UN expert on Myanmar: Security Council resolution not strong enough on 'systematic gross human rights violations'


In response to the adoption of the Security Council’s first resolution on Myanmar since the military unleashed a brutal crackdown nearly two years ago, a UN-appointed independent human rights expert warned on Thursday that the carnage would only worsen without “strong, coordinated action” by UN Member States.

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A demonstration against Myanmar's military coup takes place outside the White House in Washington, DC, USA.

Thomas Andrews, Special Rapporteur on the situation of human rights in Myanmar, acknowledged as “notable” that the Council crafted and advanced a draft that managed to avoid a veto, but “with all due respect”, said that the resolution adopted the day before was not enough.

“‘Demanding that certain actions be taken without any use of the Security Council’s Chapter VII authority, will not stop the illegal Myanmar junta from attacking and destroying the lives of the 54 million people being held hostage in Myanmar”, he said in a statement.

“What is required is action”.

Resolution long time coming
The resolution expressed “deep concern” at the continuing state of emergency since the military seized power and the “grave impact” of the coup on Myanmar's people.

It also urged “concrete and immediate actions” towards implementing a peace plan, which was agreed to by the Association of Southeast Asian Nations (ASEAN), and called to uphold “democratic institutions and processes”.

The Council has long been split on how to deal with the crisis – with China and Russia arguing against strong action. They, along with India, abstained from Wednesday’s vote while the remaining 12 members voted in favor.

After the vote, China’s ambassador, Zhang Jun, said that his country had wanted the Security Council to adopt a formal statement on Myanmar, not a resolution. Russia's ambassador, Vassily Nebenzia, said that as Moscow did not view the situation in Myanmar as a threat to international peace and security, it believed that it should not be dealt with by the Council.

Resolution lacks strength
Mr. Andrews spelled out that “the systematic gross human rights violations – amounting to war crimes and crimes against humanity – being perpetrated daily on the people of Myanmar by an illegal military junta requires strong, coordinated action by UN Member States”.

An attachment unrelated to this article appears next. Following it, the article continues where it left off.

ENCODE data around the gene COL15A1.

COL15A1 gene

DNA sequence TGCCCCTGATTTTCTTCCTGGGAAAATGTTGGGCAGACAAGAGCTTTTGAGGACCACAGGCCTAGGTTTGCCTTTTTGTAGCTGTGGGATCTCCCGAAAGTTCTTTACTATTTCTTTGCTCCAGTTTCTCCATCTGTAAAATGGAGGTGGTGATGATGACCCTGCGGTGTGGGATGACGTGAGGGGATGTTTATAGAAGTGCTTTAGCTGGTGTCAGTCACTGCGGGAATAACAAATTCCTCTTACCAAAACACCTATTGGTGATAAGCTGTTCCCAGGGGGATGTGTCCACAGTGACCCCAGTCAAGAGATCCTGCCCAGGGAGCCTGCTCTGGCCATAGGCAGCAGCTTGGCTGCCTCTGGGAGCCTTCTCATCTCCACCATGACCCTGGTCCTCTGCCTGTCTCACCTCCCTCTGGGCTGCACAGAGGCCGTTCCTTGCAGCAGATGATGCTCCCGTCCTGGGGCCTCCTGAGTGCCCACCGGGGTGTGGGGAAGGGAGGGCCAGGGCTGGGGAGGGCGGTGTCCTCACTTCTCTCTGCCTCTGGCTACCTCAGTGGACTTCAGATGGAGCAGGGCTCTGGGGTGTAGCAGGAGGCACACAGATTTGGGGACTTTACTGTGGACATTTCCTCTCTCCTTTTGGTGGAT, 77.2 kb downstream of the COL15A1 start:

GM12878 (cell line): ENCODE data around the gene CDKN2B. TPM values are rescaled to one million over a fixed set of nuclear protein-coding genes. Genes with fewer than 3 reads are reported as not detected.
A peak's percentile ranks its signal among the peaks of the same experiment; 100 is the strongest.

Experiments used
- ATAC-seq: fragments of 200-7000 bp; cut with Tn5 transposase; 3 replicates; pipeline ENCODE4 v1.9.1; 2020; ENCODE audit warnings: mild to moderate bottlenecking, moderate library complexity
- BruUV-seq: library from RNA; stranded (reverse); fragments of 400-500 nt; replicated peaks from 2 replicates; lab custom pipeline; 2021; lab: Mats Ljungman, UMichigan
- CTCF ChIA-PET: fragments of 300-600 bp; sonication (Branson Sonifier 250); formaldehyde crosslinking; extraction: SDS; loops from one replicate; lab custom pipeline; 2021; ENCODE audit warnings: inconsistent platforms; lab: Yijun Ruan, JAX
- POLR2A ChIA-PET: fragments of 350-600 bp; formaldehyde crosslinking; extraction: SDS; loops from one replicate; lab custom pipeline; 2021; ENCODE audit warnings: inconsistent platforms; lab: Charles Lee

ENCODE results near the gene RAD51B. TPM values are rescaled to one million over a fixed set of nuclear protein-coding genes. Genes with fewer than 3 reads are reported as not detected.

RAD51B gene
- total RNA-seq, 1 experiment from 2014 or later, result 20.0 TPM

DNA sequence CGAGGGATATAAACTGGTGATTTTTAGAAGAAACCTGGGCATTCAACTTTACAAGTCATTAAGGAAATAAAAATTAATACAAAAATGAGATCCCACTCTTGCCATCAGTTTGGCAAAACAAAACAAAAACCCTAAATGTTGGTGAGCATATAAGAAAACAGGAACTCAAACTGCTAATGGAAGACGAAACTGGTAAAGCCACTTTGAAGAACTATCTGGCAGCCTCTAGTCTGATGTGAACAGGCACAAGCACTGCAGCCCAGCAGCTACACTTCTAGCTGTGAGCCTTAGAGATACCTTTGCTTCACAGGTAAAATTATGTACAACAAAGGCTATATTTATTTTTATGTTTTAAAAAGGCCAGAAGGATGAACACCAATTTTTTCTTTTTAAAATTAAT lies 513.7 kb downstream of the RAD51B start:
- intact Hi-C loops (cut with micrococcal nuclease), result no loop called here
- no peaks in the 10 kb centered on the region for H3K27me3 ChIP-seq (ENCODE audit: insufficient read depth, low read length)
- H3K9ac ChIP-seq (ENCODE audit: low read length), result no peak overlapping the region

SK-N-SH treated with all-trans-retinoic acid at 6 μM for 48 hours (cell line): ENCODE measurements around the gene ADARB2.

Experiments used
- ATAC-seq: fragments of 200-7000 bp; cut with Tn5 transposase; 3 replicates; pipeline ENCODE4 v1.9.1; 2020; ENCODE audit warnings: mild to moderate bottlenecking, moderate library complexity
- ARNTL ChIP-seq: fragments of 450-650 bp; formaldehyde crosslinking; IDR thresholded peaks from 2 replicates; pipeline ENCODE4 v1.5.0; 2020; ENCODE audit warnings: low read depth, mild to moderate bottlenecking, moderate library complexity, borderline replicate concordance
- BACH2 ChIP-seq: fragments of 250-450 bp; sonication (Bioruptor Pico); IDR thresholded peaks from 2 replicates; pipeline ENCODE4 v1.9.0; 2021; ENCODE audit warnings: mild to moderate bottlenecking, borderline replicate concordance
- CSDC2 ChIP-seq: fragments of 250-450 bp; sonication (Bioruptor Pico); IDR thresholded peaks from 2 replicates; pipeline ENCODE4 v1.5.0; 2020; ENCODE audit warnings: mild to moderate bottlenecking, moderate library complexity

He acknowledged that the resolution’s demands – including an immediate end to all forms of violence, the release of political prisoners, unimpeded humanitarian access, and respect for the rights of women and children – are “critically important” but missing are "consequences for the failure to meet them and the imposition of sanctions and accountability for crimes the military has committed to date”.

He stood in accord with Security Council members Norway, the United Arab Emirates, the United States, Iceland, and Mexico in saying that the language of the resolution should have been stronger.

‘Wake-up’ call
The resolution makes clear however, that the action required to end the crisis would not come from the Security Council, the UN expert said.

“It is, therefore, imperative that those nations with the political will to support the people of Myanmar take coordinated action immediately to end the carnage”.

He underscored that the resolution should not become “a dead-end…followed by more international inaction”.

“It should be a wake-up call for those nations who support a people under siege”, he continued.

“It is clearly time for the creation of a working coalition of nations who are willing to stand with the people of Myanmar by providing what they need most – action”.

International failure
The UN expert agreed with the Secretary-General's declaration last month saying that the international community had failed Myanmar.

“This failure cannot be rectified by resolutions that have no consequences”, stressed Mr. Andrews.

Instead, targeted action is needed, including coordinating sanctions, cutting off revenue that finances the junta’s military assaults, and an embargo on weapons and dual-use technology.

“What is required is the political will”, he concluded.